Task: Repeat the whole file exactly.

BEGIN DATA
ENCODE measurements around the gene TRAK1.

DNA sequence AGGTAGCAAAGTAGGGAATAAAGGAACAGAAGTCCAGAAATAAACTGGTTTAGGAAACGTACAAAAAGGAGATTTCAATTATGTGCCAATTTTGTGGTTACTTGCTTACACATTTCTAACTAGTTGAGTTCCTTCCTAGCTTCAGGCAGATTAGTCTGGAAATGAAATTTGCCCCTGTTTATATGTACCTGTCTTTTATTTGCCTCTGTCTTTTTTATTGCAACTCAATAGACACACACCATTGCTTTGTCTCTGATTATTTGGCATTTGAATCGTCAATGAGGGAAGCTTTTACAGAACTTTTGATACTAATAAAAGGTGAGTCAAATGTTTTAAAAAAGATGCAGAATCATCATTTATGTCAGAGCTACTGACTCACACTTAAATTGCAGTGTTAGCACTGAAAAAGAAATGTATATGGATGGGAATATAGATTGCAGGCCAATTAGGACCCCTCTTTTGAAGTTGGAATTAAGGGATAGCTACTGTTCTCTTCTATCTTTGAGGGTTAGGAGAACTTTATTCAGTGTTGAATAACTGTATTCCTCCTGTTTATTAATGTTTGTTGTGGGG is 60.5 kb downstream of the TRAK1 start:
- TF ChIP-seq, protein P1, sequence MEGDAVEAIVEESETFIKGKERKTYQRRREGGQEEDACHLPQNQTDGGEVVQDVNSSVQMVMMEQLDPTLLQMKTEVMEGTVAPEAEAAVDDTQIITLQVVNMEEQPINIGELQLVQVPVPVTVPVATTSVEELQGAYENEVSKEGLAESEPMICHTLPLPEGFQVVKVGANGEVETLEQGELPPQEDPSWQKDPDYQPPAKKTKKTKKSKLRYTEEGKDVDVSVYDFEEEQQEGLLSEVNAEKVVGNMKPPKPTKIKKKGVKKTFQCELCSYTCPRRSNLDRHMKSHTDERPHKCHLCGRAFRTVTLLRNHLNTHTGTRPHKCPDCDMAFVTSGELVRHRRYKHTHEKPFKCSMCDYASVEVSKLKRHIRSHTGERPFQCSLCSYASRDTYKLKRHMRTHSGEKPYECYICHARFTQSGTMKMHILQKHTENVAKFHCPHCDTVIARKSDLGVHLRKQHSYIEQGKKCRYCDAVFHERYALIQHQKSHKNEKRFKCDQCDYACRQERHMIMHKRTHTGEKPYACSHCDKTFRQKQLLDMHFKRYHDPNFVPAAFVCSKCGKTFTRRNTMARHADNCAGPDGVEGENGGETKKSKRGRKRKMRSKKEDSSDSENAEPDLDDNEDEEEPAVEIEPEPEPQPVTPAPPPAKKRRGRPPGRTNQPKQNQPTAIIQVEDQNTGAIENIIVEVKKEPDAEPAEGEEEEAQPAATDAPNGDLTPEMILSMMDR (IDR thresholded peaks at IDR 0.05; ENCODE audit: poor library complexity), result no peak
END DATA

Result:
ENCODE measurements around the gene TRAK1.

DNA sequence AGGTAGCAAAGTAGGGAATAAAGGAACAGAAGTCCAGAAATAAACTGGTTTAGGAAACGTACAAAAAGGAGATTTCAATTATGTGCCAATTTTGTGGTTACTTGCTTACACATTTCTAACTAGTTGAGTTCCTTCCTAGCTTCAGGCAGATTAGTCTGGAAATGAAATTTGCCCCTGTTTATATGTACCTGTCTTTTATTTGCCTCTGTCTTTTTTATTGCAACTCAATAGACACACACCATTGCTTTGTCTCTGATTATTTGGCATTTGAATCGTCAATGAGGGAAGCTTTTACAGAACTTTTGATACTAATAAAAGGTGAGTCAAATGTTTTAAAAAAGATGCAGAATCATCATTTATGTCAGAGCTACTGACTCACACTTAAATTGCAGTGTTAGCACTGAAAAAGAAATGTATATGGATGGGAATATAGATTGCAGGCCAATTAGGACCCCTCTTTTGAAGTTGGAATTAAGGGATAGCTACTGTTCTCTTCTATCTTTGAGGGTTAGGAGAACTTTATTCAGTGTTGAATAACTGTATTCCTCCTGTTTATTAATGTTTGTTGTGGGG is 60.5 kb downstream of the TRAK1 start:
- TF ChIP-seq, protein P1, sequence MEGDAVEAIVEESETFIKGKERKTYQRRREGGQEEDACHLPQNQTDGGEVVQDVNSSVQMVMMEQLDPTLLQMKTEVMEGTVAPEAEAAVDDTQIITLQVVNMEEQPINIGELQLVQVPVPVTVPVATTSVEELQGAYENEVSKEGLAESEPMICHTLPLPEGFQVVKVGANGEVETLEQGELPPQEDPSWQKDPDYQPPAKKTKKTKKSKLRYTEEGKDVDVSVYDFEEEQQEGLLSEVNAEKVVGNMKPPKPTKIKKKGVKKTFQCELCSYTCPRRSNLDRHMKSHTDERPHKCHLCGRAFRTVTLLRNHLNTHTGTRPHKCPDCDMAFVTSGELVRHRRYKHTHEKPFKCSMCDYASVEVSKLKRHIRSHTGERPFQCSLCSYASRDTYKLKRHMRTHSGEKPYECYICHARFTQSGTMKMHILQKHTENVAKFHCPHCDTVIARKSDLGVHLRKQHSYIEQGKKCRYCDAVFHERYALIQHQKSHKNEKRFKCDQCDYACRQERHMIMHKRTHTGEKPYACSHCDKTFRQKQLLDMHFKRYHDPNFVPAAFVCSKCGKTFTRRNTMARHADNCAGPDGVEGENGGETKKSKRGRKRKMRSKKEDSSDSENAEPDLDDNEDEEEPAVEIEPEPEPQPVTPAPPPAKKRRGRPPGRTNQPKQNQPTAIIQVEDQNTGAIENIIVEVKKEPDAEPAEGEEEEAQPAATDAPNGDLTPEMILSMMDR (IDR thresholded peaks at IDR 0.05; ENCODE audit: poor library complexity), result no peak